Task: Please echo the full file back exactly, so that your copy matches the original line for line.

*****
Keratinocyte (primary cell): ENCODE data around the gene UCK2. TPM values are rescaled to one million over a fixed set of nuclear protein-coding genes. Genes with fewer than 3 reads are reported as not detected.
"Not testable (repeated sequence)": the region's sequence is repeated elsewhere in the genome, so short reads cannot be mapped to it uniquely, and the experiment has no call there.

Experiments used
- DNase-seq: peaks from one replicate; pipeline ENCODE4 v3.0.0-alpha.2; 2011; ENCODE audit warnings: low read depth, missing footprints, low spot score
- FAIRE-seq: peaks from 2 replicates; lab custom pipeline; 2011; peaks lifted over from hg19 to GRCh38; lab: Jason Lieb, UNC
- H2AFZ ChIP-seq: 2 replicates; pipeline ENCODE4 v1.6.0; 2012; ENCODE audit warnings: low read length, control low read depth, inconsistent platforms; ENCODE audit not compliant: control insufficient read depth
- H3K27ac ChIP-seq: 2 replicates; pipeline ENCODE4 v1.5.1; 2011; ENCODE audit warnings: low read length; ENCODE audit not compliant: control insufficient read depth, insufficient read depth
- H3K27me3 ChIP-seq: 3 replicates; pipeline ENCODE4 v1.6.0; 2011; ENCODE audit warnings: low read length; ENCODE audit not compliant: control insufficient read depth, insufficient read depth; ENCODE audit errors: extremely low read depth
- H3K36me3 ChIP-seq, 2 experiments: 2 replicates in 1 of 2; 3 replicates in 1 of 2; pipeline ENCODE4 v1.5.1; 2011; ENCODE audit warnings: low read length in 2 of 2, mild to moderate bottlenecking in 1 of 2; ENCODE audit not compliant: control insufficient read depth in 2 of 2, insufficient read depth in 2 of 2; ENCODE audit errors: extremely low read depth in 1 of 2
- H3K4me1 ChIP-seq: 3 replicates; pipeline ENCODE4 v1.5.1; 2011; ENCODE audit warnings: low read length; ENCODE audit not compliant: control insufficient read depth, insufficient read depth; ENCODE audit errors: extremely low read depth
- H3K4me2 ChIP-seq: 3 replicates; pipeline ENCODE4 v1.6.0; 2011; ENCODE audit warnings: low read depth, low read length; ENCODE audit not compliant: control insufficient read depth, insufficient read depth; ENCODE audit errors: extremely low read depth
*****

Keratinocyte (primary cell): ENCODE data around the gene UCK2. TPM values are rescaled to one million over a fixed set of nuclear protein-coding genes. Genes with fewer than 3 reads are reported as not detected.
"Not testable (repeated sequence)": the region's sequence is repeated elsewhere in the genome, so short reads cannot be mapped to it uniquely, and the experiment has no call there.

Experiments used
- DNase-seq: peaks from one replicate; pipeline ENCODE4 v3.0.0-alpha.2; 2011; ENCODE audit warnings: low read depth, missing footprints, low spot score
- FAIRE-seq: peaks from 2 replicates; lab custom pipeline; 2011; peaks lifted over from hg19 to GRCh38; lab: Jason Lieb, UNC
- H2AFZ ChIP-seq: 2 replicates; pipeline ENCODE4 v1.6.0; 2012; ENCODE audit warnings: low read length, control low read depth, inconsistent platforms; ENCODE audit not compliant: control insufficient read depth
- H3K27ac ChIP-seq: 2 replicates; pipeline ENCODE4 v1.5.1; 2011; ENCODE audit warnings: low read length; ENCODE audit not compliant: control insufficient read depth, insufficient read depth
- H3K27me3 ChIP-seq: 3 replicates; pipeline ENCODE4 v1.6.0; 2011; ENCODE audit warnings: low read length; ENCODE audit not compliant: control insufficient read depth, insufficient read depth; ENCODE audit errors: extremely low read depth
- H3K36me3 ChIP-seq, 2 experiments: 2 replicates in 1 of 2; 3 replicates in 1 of 2; pipeline ENCODE4 v1.5.1; 2011; ENCODE audit warnings: low read length in 2 of 2, mild to moderate bottlenecking in 1 of 2; ENCODE audit not compliant: control insufficient read depth in 2 of 2, insufficient read depth in 2 of 2; ENCODE audit errors: extremely low read depth in 1 of 2
- H3K4me1 ChIP-seq: 3 replicates; pipeline ENCODE4 v1.5.1; 2011; ENCODE audit warnings: low read length; ENCODE audit not compliant: control insufficient read depth, insufficient read depth; ENCODE audit errors: extremely low read depth
- H3K4me2 ChIP-seq: 3 replicates; pipeline ENCODE4 v1.6.0; 2011; ENCODE audit warnings: low read depth, low read length; ENCODE audit not compliant: control insufficient read depth, insufficient read depth; ENCODE audit errors: extremely low read depth